Towards the beginning of the film, Minato asks his mom if someone with a pig's brain implanted into a human body would still be considered human. He initially says he's just interested in the science, but when pressed, he eventually explains that his fifth-grade teacher Hori (Eita Nagayama) called him a pig-brained monster. Saori has noticed her son has been acting depressed; he repeatedly asks questions about death and reincarnation, and in one upsetting scene, he flings himself from a moving car as an act of self-injury. Hearing that an abusive teacher is the primary source of her son's pain sends Saori on a righteous war path to get justice against the school.

The teachers, including the school principal Fushimi (Yuko Tanaka), engage in a series of big overly formal apologies to try to make everything right. Saori isn't satisfied, further questioning the situation and engaging in some semi-invasive detective work of her own. Hori comes off as deeply unlikable throughout all of this, with even his smile inspiring disgust. He claims that Minato is not some innocent victim but has in fact been bullying his even more eccentric classmate Eri (Hinata Hiraagi) — claims neither Saori nor the viewer wants to believe, even as her investigation uncovers hints that this very well may be the case.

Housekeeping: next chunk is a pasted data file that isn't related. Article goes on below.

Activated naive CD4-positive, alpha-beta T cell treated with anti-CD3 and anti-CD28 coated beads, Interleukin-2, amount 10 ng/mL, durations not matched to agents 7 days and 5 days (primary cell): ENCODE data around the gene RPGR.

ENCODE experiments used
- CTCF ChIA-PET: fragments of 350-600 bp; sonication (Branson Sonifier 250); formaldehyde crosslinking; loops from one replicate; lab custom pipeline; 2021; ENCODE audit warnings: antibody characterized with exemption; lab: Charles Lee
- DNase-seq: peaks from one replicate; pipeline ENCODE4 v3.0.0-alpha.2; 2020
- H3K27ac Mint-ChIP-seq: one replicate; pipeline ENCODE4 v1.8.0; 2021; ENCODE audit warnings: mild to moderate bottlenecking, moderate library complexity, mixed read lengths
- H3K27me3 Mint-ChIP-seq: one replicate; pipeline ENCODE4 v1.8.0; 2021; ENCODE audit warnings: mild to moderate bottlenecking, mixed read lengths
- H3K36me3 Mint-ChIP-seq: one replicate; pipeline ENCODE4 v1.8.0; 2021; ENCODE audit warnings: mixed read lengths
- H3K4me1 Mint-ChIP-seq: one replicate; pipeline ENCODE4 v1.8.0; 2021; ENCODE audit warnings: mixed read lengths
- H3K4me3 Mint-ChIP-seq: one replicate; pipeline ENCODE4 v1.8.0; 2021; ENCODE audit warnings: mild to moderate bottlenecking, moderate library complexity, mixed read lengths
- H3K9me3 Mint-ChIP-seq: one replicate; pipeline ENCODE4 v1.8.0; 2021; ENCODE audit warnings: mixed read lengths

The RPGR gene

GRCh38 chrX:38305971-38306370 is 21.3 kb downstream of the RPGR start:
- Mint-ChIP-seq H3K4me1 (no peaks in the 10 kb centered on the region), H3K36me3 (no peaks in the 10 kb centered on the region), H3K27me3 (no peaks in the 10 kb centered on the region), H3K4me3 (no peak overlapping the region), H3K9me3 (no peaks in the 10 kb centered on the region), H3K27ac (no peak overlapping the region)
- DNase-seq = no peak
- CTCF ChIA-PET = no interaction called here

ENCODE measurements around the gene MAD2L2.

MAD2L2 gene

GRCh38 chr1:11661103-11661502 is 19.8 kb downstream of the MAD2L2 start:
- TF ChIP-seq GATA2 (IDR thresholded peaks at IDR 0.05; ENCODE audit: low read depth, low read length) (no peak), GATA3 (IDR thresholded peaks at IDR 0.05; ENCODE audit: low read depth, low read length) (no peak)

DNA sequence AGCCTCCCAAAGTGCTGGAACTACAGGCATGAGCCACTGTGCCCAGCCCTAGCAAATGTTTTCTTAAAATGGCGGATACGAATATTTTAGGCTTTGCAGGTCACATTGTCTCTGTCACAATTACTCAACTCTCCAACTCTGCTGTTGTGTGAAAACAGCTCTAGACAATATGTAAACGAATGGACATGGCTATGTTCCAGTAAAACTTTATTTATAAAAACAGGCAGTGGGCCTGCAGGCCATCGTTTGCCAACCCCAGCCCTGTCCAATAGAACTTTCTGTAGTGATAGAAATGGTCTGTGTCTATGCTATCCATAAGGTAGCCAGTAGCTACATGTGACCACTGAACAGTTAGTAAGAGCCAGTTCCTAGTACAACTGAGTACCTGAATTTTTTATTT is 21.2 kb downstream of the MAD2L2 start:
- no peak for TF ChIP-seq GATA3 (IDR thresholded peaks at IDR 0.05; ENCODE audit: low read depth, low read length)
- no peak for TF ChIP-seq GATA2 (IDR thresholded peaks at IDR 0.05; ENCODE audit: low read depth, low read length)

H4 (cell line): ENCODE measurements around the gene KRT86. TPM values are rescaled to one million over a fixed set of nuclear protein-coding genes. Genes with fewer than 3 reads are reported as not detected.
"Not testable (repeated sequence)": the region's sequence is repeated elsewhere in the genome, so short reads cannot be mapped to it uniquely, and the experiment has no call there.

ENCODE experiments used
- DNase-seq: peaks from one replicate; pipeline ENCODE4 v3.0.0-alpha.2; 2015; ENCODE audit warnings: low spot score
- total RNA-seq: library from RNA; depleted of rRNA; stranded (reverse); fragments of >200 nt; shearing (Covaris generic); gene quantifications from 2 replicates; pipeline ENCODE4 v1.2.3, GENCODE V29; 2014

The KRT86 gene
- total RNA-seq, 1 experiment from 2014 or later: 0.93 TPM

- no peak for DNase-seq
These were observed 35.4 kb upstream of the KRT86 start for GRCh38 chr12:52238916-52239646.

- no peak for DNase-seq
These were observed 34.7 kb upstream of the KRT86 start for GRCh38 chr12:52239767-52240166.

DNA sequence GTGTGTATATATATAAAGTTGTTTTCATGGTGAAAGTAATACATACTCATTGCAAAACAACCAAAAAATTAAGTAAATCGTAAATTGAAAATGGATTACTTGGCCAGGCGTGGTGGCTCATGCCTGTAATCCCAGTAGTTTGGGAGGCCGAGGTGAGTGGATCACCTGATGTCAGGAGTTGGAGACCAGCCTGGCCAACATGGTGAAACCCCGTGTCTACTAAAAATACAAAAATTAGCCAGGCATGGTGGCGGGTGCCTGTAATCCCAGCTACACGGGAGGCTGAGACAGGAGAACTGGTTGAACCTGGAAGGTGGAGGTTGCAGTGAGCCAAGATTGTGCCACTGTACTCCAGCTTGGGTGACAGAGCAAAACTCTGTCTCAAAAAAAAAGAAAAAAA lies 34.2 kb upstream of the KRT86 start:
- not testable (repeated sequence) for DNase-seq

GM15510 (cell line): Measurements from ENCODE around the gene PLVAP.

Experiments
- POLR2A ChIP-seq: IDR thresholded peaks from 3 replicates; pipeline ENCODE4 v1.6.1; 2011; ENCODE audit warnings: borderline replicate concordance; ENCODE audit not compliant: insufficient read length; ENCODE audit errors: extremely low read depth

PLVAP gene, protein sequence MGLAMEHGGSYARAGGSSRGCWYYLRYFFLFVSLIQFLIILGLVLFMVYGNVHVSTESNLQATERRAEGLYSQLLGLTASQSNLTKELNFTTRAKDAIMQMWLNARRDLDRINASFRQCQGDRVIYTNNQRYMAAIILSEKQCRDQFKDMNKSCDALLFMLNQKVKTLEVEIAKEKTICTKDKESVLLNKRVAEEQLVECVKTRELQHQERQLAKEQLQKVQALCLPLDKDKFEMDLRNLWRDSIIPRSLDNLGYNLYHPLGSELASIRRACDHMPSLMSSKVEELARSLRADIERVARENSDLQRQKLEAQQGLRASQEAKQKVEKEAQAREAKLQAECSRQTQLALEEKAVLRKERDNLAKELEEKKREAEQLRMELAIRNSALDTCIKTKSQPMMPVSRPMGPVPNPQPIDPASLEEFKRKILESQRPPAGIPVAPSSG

Just as the tension of all this drama reaches a crescendo, the story restarts. This time around, we see everything from Hori's perspective, complicating our assumptions about the narrative built up in the first act. The third act once again goes back to the beginning, presenting our fullest picture of the truth primarily from Minato's own perspective, though with some scenes told more through the eyes of Eri and even Fushimi.

The obvious point of comparison is "Rashomon," the 1950 Akira Kurosawa film that brought Japanese cinema to global attention. Both movies retell the same story from different characters' perspectives, each telling leading to different conclusions. The divergences of perspective in "Rashomon," however, are based on every character having reason to lie about the central murder. While there are lies told in "Monster," the overall effect is closer to the allegory of blind men describing an elephant by touching different parts of its body. From the knowledge she's been given, Saori has every reason to believe that her understanding of Minato's story is true, as does Hori. But honest belief is not the same as truth.